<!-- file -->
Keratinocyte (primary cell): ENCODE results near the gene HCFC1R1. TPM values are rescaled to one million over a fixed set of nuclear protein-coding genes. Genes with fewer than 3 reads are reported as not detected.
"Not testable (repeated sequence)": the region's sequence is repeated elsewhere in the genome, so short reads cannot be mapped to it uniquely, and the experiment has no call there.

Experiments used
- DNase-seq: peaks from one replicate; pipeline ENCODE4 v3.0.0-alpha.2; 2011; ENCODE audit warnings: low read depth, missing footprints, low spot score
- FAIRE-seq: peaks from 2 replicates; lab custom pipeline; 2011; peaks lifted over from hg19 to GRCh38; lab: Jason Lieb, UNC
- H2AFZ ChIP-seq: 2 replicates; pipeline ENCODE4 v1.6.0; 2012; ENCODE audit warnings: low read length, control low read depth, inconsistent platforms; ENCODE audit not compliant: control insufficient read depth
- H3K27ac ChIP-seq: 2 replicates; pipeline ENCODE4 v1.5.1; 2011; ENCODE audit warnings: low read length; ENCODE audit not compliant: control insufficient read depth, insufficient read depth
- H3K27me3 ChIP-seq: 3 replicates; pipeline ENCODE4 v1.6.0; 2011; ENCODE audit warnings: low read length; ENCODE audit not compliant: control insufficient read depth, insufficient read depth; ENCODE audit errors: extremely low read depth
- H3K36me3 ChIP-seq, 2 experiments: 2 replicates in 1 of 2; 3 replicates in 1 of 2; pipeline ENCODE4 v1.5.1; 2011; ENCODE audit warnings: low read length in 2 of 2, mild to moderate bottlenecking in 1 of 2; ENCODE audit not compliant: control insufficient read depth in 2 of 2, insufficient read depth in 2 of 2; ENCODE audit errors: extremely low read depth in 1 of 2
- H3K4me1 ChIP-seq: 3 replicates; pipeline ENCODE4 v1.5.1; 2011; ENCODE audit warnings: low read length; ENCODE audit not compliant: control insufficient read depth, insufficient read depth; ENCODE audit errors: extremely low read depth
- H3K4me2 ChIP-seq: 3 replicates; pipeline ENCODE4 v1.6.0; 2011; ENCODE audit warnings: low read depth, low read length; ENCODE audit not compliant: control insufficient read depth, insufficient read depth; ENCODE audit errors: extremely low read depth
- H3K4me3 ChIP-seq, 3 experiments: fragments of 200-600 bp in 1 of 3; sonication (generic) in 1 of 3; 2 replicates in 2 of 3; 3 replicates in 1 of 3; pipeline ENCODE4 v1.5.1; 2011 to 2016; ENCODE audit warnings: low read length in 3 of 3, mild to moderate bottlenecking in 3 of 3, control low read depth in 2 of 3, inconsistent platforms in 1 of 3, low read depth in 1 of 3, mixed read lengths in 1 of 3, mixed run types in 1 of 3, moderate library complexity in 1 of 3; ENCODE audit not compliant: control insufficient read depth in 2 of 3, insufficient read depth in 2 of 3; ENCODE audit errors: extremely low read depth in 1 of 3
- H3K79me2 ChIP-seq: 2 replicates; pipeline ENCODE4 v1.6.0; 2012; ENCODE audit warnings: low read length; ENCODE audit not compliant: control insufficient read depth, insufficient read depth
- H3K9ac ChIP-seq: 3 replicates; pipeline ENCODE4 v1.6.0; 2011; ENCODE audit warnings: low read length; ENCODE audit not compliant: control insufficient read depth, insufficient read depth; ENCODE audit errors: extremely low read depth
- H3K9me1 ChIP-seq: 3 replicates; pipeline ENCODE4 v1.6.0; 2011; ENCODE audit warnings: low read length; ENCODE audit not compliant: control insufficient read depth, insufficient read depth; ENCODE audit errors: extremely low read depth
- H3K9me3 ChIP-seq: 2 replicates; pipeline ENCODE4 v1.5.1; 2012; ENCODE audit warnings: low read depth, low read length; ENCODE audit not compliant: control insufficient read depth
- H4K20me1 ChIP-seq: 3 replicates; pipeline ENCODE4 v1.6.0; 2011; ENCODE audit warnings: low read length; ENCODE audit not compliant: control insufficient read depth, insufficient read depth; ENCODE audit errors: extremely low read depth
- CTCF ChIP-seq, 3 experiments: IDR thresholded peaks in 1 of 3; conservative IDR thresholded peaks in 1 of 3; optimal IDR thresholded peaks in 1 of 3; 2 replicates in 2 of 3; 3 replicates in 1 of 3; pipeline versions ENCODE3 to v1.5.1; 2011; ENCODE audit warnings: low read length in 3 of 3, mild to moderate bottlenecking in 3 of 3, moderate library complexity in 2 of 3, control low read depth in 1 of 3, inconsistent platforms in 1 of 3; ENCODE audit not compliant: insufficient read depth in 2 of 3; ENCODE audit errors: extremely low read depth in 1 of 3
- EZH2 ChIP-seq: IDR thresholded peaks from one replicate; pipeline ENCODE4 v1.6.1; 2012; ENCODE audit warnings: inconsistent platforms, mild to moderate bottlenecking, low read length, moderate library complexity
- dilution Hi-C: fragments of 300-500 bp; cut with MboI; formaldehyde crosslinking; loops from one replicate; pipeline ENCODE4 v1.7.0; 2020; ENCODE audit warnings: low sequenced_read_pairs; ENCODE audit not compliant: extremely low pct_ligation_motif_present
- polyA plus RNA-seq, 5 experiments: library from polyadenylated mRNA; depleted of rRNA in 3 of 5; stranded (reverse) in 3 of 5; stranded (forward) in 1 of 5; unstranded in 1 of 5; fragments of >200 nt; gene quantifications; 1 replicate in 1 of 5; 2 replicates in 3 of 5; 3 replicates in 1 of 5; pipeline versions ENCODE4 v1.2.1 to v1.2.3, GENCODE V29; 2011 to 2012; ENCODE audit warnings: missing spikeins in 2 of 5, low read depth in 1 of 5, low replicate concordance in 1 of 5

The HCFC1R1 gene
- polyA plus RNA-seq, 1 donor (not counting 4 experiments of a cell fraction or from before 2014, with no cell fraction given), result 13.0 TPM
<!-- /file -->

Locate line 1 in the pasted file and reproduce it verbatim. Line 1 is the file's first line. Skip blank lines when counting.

Keratinocyte (primary cell): ENCODE results near the gene HCFC1R1. TPM values are rescaled to one million over a fixed set of nuclear protein-coding genes. Genes with fewer than 3 reads are reported as not detected.